Trump OMB Bucks the Trend

On Friday, the Trump Administration quietly released the “mid-session” budget update and defied years of tradition by projecting a deficit worse than that contained in the president’s budget. Friday’s release met the July 16 deadline for updates to the administration’s budget, but it was a release the administration probably would have been happy to forgo.[1] The mid-session review projects a $702 billion deficit for FY2017, a deterioration of $99 billion from the $603 billion deficit projected in the president’s budget released just two months ago. This downward revision is remarkable in its scale, but also for its context: the mid-session review has always projected a better deficit than that projected in the president’s budget.

It appears to have been bipartisan “company policy” at the administration’s Office of Management and Budget (OMB) to build in a little room for a positive deficit surprise in the mid-session review, and for an end of year deficit figure that’s a little better still. As the chart below demonstrates, in recent history, the mid-session review has projected a lower deficit than that contained in the president’s budget every single time. With one exception, the actual deficit has ended up being even lower than the deficit projection in the mid-session review – essentially allowing 23 opportunities for administrations to claim that the deficit was lower than predicted. That one exception was at the end of the Bush Administration when the economy was taking a dive beyond any cushion that OMB would have given itself. Friday’s release broke that streak, and did so by a country mile – nearly $100 billion or over 16 percent of the deficit projected in the president’s budget.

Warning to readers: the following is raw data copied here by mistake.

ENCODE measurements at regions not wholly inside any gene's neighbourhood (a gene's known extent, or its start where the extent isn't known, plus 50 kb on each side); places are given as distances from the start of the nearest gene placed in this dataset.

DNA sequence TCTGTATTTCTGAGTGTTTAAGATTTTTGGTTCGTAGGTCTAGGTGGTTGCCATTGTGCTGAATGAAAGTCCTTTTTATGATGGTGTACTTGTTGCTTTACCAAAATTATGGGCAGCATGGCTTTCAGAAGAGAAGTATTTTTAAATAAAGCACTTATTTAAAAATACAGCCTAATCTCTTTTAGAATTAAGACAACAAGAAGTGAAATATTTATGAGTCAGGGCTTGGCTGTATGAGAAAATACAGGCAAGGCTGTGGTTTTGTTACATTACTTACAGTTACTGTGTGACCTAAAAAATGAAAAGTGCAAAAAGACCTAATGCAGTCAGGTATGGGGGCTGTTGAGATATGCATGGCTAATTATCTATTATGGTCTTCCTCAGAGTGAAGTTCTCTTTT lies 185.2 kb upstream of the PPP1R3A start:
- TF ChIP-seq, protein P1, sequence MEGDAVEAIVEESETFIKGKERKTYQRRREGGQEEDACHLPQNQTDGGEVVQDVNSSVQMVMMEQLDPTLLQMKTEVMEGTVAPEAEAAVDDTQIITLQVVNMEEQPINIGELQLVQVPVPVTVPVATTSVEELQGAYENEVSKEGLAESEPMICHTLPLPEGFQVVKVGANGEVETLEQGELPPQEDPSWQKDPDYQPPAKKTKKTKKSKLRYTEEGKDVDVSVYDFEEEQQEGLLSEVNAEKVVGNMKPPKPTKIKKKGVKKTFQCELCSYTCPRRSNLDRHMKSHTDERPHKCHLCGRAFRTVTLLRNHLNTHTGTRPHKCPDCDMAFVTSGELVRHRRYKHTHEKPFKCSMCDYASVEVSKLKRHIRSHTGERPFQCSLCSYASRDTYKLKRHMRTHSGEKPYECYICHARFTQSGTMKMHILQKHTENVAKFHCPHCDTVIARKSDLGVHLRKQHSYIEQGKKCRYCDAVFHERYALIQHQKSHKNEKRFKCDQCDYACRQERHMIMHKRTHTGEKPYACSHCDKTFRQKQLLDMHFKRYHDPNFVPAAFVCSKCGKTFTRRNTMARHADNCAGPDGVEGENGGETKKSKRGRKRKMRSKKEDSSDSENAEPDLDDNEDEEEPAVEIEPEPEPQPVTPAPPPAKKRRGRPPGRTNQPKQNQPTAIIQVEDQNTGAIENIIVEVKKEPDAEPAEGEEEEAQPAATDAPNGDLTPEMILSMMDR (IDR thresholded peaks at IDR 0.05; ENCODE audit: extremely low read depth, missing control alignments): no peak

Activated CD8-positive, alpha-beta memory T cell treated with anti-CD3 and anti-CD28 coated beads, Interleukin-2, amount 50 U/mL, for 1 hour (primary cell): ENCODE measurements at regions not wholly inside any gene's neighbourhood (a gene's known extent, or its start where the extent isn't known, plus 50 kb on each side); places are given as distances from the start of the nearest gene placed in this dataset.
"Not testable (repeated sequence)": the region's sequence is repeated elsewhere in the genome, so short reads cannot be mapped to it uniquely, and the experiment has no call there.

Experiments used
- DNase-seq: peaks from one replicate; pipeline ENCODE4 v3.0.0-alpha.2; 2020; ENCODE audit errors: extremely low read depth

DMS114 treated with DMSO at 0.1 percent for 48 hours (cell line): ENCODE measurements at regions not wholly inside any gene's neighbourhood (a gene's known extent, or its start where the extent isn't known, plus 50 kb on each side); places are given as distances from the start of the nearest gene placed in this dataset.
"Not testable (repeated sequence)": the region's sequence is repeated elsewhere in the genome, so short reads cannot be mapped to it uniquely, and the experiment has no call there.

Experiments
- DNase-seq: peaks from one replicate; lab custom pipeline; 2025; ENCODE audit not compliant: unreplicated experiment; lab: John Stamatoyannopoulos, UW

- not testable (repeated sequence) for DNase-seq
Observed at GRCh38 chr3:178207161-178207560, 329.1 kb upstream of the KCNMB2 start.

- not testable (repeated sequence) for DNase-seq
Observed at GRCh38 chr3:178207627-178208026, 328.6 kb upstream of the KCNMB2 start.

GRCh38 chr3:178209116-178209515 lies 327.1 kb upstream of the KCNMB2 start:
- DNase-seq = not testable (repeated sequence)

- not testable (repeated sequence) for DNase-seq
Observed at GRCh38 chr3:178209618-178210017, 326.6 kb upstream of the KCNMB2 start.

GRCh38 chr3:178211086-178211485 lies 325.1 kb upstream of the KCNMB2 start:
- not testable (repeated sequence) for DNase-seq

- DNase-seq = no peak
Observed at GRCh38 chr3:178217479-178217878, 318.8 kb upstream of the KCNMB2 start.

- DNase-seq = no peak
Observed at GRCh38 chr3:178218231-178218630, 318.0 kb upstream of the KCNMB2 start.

The explanation for this large revision lies in lower actual tax receipts than those projected in the president’s budget. Regardless of the reason for the big miss in the administration’s initial deficit projections, it belies the fact that the U.S. budget is awash in red ink and absent fundamental policy reforms will remain so. It has been tradition that following the “good news” in the mid-session review, the year-end actual deficit number is even better. If anything, the “surprise” in Friday’s budget release means that the FY2017 deficit is as likely to worsen than it is to get better.

[1] 31 U.S. Code § 1106